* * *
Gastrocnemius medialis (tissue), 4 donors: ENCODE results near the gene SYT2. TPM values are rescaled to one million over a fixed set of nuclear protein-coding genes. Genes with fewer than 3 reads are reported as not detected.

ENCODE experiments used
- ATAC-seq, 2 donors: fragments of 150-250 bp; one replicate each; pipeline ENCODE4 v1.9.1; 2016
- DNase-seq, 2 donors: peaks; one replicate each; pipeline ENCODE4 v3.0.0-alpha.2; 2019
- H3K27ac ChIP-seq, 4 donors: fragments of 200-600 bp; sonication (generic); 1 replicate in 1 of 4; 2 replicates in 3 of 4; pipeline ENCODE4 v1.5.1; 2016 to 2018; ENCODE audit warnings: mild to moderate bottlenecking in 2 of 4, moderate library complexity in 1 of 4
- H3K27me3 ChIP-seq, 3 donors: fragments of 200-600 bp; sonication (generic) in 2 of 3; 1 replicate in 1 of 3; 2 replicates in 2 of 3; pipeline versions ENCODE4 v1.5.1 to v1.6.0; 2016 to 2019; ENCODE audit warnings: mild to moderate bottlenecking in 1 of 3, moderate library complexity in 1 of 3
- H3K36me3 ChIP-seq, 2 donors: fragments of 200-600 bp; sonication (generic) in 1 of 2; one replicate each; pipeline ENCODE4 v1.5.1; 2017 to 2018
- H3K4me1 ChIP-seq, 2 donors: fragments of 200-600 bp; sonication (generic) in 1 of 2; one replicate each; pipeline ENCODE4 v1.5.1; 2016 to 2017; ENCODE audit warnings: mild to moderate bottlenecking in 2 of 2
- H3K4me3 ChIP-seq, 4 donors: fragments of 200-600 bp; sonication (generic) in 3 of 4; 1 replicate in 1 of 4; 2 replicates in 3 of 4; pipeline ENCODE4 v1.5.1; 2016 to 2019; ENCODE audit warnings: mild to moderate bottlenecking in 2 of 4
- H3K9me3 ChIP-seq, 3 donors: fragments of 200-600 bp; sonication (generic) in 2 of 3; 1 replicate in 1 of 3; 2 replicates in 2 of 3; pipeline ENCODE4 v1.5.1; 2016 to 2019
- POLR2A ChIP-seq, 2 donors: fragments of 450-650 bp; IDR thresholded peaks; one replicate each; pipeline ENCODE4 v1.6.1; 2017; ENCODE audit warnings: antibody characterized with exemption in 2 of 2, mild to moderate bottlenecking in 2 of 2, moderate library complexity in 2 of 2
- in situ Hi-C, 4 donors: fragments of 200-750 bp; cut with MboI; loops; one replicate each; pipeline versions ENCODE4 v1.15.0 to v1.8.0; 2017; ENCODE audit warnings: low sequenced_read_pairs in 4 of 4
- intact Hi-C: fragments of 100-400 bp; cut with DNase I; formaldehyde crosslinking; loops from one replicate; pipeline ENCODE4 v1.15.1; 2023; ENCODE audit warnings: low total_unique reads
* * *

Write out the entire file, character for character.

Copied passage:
Gastrocnemius medialis (tissue), 4 donors: ENCODE results near the gene SYT2. TPM values are rescaled to one million over a fixed set of nuclear protein-coding genes. Genes with fewer than 3 reads are reported as not detected.

ENCODE experiments used
- ATAC-seq, 2 donors: fragments of 150-250 bp; one replicate each; pipeline ENCODE4 v1.9.1; 2016
- DNase-seq, 2 donors: peaks; one replicate each; pipeline ENCODE4 v3.0.0-alpha.2; 2019
- H3K27ac ChIP-seq, 4 donors: fragments of 200-600 bp; sonication (generic); 1 replicate in 1 of 4; 2 replicates in 3 of 4; pipeline ENCODE4 v1.5.1; 2016 to 2018; ENCODE audit warnings: mild to moderate bottlenecking in 2 of 4, moderate library complexity in 1 of 4
- H3K27me3 ChIP-seq, 3 donors: fragments of 200-600 bp; sonication (generic) in 2 of 3; 1 replicate in 1 of 3; 2 replicates in 2 of 3; pipeline versions ENCODE4 v1.5.1 to v1.6.0; 2016 to 2019; ENCODE audit warnings: mild to moderate bottlenecking in 1 of 3, moderate library complexity in 1 of 3
- H3K36me3 ChIP-seq, 2 donors: fragments of 200-600 bp; sonication (generic) in 1 of 2; one replicate each; pipeline ENCODE4 v1.5.1; 2017 to 2018
- H3K4me1 ChIP-seq, 2 donors: fragments of 200-600 bp; sonication (generic) in 1 of 2; one replicate each; pipeline ENCODE4 v1.5.1; 2016 to 2017; ENCODE audit warnings: mild to moderate bottlenecking in 2 of 2
- H3K4me3 ChIP-seq, 4 donors: fragments of 200-600 bp; sonication (generic) in 3 of 4; 1 replicate in 1 of 4; 2 replicates in 3 of 4; pipeline ENCODE4 v1.5.1; 2016 to 2019; ENCODE audit warnings: mild to moderate bottlenecking in 2 of 4
- H3K9me3 ChIP-seq, 3 donors: fragments of 200-600 bp; sonication (generic) in 2 of 3; 1 replicate in 1 of 3; 2 replicates in 2 of 3; pipeline ENCODE4 v1.5.1; 2016 to 2019
- POLR2A ChIP-seq, 2 donors: fragments of 450-650 bp; IDR thresholded peaks; one replicate each; pipeline ENCODE4 v1.6.1; 2017; ENCODE audit warnings: antibody characterized with exemption in 2 of 2, mild to moderate bottlenecking in 2 of 2, moderate library complexity in 2 of 2
- in situ Hi-C, 4 donors: fragments of 200-750 bp; cut with MboI; loops; one replicate each; pipeline versions ENCODE4 v1.15.0 to v1.8.0; 2017; ENCODE audit warnings: low sequenced_read_pairs in 4 of 4
- intact Hi-C: fragments of 100-400 bp; cut with DNase I; formaldehyde crosslinking; loops from one replicate; pipeline ENCODE4 v1.15.1; 2023; ENCODE audit warnings: low total_unique reads